One thing to note when learning how to make a paver walkway is that you want to level the ground as much as practically possible. After that, you will use paver sand to help fill in the ground gaps and uneven areas. This makes placing pavers easier, as they will sit more level and won't shift on unseen root or rock.
Some people like to use a gravel base, but I felt like that would wind up leading to a future mess. Remember, we have little boys running around, always looking for something to toss at squirrels! I also chose large pairs of concrete paver stones, since it would be painstaking work to set up brick pavers. I knew that STIHL cut off machines would make very easy work of some angles I wanted to cut.
Placing New Pavers
Once the ground has been cut to accommodate the new path and the sand has been hand tampered (you don't really need a plate compactor), it's time to lay down the good stuff. Because these pavers are large and I am already cutting them about an inch or so down into the ground, I decided to put a two-inch gap between each one. This allows there to be a visible space between them that I can easily fill with excess sand or later clear out and replace with small gravel.
Cutting New Pavers
The front pathway to the house was pretty easy, as it was a straight line from the gate to the house. However, when it came to the gate, there was no way I was going to be able to fit a whole paver under the hinge point. So, I knew I would have to make a cut but needed the right tool for the job.
I recently picked up this fantastic STIHL TSA 230 battery powered cutoff machine after loving the gas powered STIHL TS420 that I used while building my floating Alaskan Yellow Cedar deck. I've come to love the STIHL battery powered tools I've had, and figured with our new “quieter” neighborhood, it makes sense to pick up a machine that could do the same awesome work with far less noise. No need to even worry about pulling a cord to start, and I wouldn't need to buy fuel!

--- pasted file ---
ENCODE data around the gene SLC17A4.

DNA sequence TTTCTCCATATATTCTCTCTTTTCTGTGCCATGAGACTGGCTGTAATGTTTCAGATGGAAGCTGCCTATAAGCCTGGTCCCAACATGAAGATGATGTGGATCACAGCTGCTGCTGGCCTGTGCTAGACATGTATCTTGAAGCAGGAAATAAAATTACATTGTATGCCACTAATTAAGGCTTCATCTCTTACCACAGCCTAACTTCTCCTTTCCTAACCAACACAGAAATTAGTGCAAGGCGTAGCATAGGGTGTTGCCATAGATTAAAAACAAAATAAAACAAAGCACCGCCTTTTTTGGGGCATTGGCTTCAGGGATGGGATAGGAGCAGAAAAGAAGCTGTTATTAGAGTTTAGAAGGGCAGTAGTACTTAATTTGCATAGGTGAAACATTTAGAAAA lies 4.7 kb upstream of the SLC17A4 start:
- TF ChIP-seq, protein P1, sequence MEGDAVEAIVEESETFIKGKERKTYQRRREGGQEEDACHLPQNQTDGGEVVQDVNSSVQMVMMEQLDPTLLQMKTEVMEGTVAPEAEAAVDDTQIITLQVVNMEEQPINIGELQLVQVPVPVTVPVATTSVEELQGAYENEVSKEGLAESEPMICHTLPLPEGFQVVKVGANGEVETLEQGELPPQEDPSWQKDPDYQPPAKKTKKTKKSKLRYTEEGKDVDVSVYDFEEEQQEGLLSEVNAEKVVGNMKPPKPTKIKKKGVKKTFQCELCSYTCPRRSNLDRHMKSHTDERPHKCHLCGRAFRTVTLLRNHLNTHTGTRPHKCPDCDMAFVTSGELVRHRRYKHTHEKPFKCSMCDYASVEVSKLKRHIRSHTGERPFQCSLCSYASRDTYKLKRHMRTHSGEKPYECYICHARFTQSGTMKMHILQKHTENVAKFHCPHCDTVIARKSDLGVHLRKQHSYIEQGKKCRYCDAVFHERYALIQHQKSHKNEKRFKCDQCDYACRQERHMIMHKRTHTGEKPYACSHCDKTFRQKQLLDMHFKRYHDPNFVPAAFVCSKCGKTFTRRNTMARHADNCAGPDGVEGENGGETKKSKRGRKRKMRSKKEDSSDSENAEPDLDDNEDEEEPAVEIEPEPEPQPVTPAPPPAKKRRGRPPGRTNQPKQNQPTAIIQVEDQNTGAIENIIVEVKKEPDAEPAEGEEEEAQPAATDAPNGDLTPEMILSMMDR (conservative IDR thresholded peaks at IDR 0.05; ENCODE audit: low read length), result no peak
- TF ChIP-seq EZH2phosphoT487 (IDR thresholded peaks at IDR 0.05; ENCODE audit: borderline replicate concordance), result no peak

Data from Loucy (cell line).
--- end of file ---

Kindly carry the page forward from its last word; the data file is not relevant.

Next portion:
Like all STIHL Cut-off Machines, the TSA 230 is recommended for professional users only. For
more novice folks, I recommend consulting a professional for other options.
With that all taken into consideration, I chose to lay my pavers straight from start to finish since I had the ability to cut them to the exact size and dimensions I wanted. I put on my safety glasses, face shield, and foamies for ear protection before setting to work at my sawhorse cutting station. I used my dump trailer and a spare wood pallet to hold the paver in place as I made my cuts.
I was actually really surprised at how quickly the STIHL TSA 230 actually cut right through the concrete paver. The blade was quick to start right up and it was actually really nice to not have to get a gas motor going before I could start cutting. Aside from it being about 22 degrees outside, the experience was actually enjoyable.
As expected, the STIHL D-X 100 Diamond Cutting Wheel cut a straight and smooth line. I would recommend a pair of waterproof chaps if you use one of these cut off machines but my kids decided it was better to just point and laugh at my “wet pants”. Either way, we got the job done.
The Perfect Paver Pathway
After cutting and placing all the necessary pavers, all I had left to do was add a few finishing touches to the pathway. I decided to add some simple solar path lights to help guide any guest to our front porch. This totally added to the charm of our cozy old home, and will definitely help keep down the amount of dirt and mud that the boys track into the house.
What style of pavers would you use in your own DIY path project?